If you take cholesterol-lowering medications like statins, you may know there are some foods you should stay away from — most famously, grapefruit juice. But does that mean you should avoid all citrus fruits, including lemons? Here's what you need to know about statins and citrus fruits to stay safe.
The Citrus Connection
Drinking grapefruit juice or eating the whole fruit can cause a dangerous interaction with some statin drugs, including atorvastatin (Lipitor) and simvastatin (Zocor), as the juice blocks an enzyme that helps your body break down and use the medication, according to the U.S. Food & Drug Administration (FDA). That means more of the drug enters your bloodstream, and it stays around longer. Too much of the drug in your body can increase your risk for side effects like liver and muscle damage.
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That's why you should absolutely avoid grapefruit juice when taking a statin. However, the same is not true of other citrus fruits.
"It's the specific compounds within grapefruit that impact the drug — not citrus fruits in general," says Erin Palinski-Wade, RD, a New Jersey-based nutrition and diabetes expert. "You don't have to worry about eating lemons, oranges or other citrus when on cholesterol-lowering drugs."
It's an important distinction, too, as citrus fruits are good for your heart, and their benefits extend beyond cholesterol control. For one, citrus is packed with potassium, which helps regulate blood pressure.
When it comes to lemon specifically, a small April 2014 study in the Journal of Nutrition and Metabolism linked daily intake of lemons to lower systolic blood pressure. That's the amount of pressure in your arteries when your heart is beating. It's the first number in a blood pressure reading, and an elevated reading increases your risk for heart disease, according to the American Heart Association.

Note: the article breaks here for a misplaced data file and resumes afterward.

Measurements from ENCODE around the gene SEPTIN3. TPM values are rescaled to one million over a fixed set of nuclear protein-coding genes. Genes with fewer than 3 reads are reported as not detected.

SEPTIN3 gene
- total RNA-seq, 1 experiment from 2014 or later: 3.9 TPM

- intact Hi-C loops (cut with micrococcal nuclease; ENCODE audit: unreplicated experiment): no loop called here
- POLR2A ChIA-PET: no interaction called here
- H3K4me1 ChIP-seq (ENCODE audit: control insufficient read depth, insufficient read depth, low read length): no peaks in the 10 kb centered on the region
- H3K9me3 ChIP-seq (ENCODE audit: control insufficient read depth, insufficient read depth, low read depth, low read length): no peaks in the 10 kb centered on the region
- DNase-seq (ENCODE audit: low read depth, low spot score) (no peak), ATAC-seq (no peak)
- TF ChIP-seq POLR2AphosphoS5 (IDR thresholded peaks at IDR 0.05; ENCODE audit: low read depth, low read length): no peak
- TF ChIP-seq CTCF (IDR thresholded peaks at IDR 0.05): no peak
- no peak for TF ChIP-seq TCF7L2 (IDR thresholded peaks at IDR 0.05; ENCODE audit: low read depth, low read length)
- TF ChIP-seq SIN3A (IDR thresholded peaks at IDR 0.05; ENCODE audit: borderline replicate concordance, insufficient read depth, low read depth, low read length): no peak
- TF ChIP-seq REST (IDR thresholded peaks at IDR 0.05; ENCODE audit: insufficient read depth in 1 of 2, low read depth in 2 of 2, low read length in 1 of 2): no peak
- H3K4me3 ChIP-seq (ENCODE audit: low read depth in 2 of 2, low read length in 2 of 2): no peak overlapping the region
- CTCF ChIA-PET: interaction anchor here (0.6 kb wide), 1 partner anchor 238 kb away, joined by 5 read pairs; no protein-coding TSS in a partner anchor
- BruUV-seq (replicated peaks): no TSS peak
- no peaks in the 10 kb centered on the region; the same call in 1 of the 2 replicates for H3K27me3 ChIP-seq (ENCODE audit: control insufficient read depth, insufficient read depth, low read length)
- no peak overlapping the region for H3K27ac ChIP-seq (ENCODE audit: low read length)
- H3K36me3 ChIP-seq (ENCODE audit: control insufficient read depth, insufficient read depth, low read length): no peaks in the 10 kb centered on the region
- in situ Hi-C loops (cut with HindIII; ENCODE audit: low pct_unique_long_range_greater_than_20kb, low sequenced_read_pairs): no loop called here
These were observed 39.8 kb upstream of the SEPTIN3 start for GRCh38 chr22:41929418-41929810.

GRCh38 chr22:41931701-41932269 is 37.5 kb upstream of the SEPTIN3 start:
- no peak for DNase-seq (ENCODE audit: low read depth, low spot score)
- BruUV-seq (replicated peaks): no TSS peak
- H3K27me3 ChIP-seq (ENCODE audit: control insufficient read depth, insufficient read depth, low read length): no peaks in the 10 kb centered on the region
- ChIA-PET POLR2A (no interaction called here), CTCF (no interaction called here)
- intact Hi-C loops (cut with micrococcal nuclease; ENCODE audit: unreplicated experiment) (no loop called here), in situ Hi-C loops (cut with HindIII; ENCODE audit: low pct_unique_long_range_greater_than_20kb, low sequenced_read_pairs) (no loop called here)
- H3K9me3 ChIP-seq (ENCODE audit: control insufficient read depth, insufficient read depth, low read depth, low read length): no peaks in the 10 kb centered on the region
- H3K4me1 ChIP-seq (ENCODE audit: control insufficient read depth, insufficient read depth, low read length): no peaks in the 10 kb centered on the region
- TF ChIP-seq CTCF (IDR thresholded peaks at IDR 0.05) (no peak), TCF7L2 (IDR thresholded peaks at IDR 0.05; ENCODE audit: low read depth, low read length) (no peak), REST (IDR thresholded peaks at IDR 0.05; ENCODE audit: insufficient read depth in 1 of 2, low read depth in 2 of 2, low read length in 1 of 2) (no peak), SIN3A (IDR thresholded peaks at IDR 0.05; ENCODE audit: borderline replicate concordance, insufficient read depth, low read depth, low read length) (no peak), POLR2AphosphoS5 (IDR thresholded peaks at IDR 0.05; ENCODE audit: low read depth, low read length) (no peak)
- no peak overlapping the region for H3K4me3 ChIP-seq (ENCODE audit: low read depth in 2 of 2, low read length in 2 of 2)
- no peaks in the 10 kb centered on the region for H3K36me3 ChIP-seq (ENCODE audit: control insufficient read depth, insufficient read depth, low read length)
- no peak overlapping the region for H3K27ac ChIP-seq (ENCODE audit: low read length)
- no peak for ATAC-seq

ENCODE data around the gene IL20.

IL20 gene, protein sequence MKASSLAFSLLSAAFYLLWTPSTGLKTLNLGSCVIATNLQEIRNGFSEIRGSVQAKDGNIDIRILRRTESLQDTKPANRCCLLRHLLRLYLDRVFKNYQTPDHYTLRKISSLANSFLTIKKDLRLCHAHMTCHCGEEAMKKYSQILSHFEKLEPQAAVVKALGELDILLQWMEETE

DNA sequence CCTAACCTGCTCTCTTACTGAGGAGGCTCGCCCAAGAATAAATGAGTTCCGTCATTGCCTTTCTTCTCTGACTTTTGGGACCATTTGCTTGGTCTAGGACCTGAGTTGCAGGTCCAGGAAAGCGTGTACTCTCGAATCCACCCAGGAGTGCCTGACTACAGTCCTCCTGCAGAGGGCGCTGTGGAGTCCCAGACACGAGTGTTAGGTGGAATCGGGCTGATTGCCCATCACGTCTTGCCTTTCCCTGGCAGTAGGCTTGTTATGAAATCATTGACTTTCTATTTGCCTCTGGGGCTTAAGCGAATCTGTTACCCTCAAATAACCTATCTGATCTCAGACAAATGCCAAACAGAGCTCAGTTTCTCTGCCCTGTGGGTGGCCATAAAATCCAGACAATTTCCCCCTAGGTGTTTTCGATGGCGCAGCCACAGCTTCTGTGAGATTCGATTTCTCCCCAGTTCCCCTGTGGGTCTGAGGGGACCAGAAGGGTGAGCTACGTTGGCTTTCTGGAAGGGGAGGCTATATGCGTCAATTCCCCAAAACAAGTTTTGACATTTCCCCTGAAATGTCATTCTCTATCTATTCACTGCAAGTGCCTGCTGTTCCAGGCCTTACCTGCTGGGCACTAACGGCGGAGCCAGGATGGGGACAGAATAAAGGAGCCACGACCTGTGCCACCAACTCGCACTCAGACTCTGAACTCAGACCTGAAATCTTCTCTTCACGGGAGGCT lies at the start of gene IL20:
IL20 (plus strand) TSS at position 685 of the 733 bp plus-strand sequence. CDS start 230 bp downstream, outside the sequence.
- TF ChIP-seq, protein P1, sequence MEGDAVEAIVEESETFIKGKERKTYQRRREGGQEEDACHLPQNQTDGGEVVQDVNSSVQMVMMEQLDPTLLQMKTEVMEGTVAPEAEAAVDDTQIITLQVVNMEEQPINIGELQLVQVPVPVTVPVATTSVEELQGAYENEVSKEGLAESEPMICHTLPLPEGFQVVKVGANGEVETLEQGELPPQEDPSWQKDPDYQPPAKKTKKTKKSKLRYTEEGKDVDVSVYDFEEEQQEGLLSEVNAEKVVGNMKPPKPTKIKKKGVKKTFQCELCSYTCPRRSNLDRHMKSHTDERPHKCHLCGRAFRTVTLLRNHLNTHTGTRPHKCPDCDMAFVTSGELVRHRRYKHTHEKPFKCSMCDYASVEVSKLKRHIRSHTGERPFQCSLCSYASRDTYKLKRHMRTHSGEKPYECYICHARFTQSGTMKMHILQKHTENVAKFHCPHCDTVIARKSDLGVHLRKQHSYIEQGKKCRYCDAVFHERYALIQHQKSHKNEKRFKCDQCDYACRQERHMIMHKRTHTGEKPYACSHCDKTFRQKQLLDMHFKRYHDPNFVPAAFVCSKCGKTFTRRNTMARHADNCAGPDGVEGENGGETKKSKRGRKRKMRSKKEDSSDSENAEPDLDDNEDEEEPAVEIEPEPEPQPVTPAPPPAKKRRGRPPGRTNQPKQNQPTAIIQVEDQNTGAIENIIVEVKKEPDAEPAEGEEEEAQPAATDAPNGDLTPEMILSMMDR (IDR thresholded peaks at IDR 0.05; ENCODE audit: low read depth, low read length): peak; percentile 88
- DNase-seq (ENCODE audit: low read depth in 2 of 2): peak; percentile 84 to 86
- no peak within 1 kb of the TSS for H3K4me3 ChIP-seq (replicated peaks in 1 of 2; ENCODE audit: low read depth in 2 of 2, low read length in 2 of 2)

Lemons contain a compound called citric acid, and the researchers suggested it may promote absorption of other minerals involved in improving blood pressure, like calcium and magnesium.
What's more, citrus can be a stellar source of fiber, according to Palinski-Wade. That's great for anyone, but especially for those who are on lipid-lowering medications. Soluble fiber binds with blood lipids to usher cholesterol out of the body. "Increasing fiber in general can help reduce your need for statins or lower the likelihood that you'll have to increase your dose in the future to keep your cholesterol in a healthy range," she says.
Food to Avoid on Statins
If you're taking statins, it's important to take steps to maintain a heart-healthy lifestyle. "In general, if you're on medication to lower your lipids, the main purpose is to decrease the risk for cardiac health events in the future," Palinski-Wade says.
That means following a diet in which 10 percent (or less) of your daily calories come from saturated fat. To accomplish that, you'll probably want to reduce your intake of animal-based fats (like those from beef, pork, butter and cream) and get more plant-based unsaturated fats like avocado or olive oil, she says.
Finally, there have been warnings that pomegranate juice may also interact with statins. However, a small August 2016 study in the European Journal of Drug Metabolism and Pharmacokinetics looked at the effect of taking pomegranate juice with simvastatin. That study found pomegranate juice did not inhibit the same enzyme that grapefruit juice does.
That being said, when starting a new lipid- or blood-pressure-lowering drug, you should always talk to your doctor about potential interactions, as well as any necessary dietary adjustments you need to make to stay heart smart.
- U.S. Food & Drug Administration: “Grapefruit Juice and Some Drugs Don’t Mix”
- Erin Palinski-Wade, RD, CDCES, LDN, CPT, registered dietitian, New Jersey
- Journal of Nutrition and Metabolism: “Effect on Blood Pressure of Daily Lemon Ingestion and Walking”
- American Heart Association. “Understanding Blood Pressure Readings”
- European Journal of Drug Metabolism and Pharmacokinetics: “Pomegranate Juice Does Not Affect the Disposition of Simvastatin in Healthy Subjects”
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